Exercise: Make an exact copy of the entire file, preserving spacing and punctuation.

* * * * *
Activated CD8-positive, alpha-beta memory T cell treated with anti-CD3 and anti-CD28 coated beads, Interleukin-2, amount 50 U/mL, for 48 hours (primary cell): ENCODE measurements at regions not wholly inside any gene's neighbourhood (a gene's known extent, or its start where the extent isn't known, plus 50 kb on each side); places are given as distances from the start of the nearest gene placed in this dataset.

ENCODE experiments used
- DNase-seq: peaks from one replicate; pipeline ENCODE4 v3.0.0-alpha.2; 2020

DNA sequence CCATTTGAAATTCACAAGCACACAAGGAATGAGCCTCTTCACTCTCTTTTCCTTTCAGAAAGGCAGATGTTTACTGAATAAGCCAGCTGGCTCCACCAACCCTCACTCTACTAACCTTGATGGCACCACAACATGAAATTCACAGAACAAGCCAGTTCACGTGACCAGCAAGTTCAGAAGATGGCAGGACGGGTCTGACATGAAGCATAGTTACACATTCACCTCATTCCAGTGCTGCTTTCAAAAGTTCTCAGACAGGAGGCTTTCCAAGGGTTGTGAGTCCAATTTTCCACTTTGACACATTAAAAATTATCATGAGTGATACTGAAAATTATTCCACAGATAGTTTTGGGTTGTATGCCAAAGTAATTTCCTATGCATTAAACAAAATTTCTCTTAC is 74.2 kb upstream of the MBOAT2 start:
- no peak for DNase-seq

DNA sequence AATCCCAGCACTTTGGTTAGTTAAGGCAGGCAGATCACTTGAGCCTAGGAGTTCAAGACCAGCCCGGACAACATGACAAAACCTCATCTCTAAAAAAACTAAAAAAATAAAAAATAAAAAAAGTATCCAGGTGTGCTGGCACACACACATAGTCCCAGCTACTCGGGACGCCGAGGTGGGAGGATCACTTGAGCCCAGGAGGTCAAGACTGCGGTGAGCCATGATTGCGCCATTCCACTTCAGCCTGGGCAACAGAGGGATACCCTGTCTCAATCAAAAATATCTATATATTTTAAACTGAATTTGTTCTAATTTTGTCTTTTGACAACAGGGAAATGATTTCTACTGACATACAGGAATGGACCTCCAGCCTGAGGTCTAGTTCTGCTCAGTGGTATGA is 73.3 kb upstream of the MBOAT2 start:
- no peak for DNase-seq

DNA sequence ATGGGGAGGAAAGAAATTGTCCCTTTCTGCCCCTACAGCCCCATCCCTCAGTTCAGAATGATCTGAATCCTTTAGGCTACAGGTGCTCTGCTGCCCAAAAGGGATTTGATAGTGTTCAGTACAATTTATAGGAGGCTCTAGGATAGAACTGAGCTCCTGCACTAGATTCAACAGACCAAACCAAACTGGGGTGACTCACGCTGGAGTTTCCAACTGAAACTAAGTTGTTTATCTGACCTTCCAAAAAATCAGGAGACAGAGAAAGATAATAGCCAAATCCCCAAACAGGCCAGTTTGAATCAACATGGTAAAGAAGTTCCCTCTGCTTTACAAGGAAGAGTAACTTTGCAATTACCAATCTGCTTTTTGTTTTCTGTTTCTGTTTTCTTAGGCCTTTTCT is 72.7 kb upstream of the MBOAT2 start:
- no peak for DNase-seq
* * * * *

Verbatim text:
Activated CD8-positive, alpha-beta memory T cell treated with anti-CD3 and anti-CD28 coated beads, Interleukin-2, amount 50 U/mL, for 48 hours (primary cell): ENCODE measurements at regions not wholly inside any gene's neighbourhood (a gene's known extent, or its start where the extent isn't known, plus 50 kb on each side); places are given as distances from the start of the nearest gene placed in this dataset.

ENCODE experiments used
- DNase-seq: peaks from one replicate; pipeline ENCODE4 v3.0.0-alpha.2; 2020

DNA sequence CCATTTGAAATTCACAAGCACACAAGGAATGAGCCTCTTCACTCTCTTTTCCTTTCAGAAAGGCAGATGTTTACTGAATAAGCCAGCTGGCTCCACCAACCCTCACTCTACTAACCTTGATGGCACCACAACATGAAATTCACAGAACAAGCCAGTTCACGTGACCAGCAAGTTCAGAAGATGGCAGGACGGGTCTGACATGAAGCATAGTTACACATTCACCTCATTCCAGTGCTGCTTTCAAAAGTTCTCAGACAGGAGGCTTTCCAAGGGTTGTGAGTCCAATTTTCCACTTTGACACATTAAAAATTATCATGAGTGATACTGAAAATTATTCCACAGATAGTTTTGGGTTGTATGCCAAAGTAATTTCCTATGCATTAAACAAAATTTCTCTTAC is 74.2 kb upstream of the MBOAT2 start:
- no peak for DNase-seq

DNA sequence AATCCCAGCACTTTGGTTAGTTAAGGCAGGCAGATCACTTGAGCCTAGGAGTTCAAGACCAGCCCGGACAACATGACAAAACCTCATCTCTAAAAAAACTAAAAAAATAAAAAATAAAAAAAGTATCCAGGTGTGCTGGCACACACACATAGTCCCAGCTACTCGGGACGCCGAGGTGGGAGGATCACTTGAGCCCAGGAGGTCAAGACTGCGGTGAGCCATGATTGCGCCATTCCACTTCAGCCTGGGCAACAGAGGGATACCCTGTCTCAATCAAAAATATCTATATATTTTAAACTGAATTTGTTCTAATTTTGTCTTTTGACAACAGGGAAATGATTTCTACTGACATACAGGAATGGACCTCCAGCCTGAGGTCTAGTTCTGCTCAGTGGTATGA is 73.3 kb upstream of the MBOAT2 start:
- no peak for DNase-seq

DNA sequence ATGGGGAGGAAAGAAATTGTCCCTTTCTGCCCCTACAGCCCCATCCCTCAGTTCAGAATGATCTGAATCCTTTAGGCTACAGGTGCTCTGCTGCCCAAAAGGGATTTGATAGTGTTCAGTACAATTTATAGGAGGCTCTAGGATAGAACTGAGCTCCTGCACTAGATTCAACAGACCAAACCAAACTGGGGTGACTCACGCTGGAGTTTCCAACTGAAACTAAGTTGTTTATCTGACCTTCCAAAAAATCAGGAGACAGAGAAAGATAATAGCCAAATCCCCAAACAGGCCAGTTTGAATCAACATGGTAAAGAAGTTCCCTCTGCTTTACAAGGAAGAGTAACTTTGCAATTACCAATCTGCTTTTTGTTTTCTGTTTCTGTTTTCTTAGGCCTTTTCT is 72.7 kb upstream of the MBOAT2 start:
- no peak for DNase-seq